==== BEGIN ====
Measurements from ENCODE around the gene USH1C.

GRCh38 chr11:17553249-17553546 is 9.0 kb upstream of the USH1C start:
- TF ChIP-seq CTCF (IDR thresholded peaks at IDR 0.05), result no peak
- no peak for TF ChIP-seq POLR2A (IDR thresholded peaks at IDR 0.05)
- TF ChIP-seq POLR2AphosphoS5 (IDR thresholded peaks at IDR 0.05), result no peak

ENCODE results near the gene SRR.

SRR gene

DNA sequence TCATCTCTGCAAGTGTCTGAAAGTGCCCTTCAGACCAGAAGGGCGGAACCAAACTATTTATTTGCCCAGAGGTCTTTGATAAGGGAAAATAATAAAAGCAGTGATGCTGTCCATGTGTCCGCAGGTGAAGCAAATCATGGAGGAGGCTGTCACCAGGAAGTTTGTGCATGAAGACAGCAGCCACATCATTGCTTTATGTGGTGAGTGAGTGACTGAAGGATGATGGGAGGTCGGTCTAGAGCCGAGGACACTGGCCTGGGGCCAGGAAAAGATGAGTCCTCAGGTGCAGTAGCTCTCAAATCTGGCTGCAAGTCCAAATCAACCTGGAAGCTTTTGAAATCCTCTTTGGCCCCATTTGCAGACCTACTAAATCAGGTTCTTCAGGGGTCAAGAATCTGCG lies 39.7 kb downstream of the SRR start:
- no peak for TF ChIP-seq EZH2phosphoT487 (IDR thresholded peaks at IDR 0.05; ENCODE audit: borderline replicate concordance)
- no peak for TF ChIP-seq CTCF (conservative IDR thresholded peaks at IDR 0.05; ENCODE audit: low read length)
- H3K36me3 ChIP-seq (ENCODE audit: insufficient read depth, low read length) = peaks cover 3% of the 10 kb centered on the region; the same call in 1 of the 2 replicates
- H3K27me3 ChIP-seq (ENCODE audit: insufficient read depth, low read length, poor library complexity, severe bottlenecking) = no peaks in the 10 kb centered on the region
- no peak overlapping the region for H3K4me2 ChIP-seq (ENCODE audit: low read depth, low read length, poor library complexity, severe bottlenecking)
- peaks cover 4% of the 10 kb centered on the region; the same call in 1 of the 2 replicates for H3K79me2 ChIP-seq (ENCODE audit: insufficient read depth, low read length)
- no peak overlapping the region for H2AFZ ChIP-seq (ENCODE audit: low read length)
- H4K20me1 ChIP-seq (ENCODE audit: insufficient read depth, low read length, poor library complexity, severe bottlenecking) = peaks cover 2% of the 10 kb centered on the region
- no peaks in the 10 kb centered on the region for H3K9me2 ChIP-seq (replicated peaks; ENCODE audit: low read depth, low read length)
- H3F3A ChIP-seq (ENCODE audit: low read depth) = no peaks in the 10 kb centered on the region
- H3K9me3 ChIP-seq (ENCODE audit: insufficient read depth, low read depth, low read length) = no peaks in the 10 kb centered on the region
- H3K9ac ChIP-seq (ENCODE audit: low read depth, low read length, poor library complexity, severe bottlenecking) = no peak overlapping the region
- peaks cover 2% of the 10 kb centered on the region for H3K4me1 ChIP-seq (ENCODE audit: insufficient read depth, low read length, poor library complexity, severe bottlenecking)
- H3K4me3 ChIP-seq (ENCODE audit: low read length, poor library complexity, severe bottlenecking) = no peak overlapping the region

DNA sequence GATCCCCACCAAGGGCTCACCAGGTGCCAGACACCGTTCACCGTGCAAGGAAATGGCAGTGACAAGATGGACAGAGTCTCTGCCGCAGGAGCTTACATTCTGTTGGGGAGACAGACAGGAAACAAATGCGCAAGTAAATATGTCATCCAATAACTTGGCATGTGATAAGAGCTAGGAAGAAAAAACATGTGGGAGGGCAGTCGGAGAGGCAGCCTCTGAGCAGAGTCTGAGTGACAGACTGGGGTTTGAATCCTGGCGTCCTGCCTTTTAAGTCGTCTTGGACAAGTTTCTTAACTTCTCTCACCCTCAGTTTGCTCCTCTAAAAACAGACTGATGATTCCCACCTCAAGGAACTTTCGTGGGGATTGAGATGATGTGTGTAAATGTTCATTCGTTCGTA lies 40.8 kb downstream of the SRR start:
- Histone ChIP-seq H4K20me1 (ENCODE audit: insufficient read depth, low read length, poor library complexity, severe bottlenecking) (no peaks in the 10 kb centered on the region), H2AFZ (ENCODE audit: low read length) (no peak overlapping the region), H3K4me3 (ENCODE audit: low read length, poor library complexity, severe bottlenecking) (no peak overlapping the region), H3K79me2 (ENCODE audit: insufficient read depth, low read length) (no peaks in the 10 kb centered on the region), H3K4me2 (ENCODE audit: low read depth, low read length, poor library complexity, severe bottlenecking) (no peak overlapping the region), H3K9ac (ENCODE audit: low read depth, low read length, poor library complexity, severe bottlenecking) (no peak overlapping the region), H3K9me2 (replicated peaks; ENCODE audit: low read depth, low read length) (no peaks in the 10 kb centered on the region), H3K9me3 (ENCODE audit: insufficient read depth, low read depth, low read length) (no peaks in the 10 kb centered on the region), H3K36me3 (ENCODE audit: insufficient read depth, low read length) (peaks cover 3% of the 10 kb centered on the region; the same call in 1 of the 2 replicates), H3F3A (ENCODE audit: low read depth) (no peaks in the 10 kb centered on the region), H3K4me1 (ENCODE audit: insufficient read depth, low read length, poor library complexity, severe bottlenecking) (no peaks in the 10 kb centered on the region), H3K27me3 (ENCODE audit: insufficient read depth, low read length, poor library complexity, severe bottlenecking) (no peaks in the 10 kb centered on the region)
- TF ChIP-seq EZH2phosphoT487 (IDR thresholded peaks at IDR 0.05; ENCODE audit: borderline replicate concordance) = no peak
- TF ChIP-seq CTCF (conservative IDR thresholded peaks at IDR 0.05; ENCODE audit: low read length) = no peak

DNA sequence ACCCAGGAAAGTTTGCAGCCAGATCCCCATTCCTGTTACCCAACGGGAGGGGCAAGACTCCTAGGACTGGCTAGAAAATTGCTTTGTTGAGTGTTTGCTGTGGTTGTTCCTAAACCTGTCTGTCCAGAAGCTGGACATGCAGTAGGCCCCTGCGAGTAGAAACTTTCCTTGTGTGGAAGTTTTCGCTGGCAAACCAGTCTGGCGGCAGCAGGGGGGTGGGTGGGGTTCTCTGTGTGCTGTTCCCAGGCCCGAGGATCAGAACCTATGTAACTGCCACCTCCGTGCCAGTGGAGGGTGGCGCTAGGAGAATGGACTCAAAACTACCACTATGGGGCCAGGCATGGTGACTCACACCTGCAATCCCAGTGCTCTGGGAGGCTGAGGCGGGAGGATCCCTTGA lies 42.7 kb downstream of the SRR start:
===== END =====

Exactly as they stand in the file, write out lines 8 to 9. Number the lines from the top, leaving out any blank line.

DNA sequence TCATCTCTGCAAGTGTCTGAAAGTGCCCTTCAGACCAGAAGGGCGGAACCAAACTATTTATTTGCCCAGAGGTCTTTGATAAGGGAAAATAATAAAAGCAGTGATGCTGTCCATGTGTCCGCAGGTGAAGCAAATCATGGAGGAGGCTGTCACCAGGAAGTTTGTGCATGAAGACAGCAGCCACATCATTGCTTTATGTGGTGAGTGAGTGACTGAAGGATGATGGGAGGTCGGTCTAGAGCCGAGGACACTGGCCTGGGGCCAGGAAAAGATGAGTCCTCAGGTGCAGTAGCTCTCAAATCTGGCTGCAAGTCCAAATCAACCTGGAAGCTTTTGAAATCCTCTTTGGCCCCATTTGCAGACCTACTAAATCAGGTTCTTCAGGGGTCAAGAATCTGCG lies 39.7 kb downstream of the SRR start:
- no peak for TF ChIP-seq EZH2phosphoT487 (IDR thresholded peaks at IDR 0.05; ENCODE audit: borderline replicate concordance)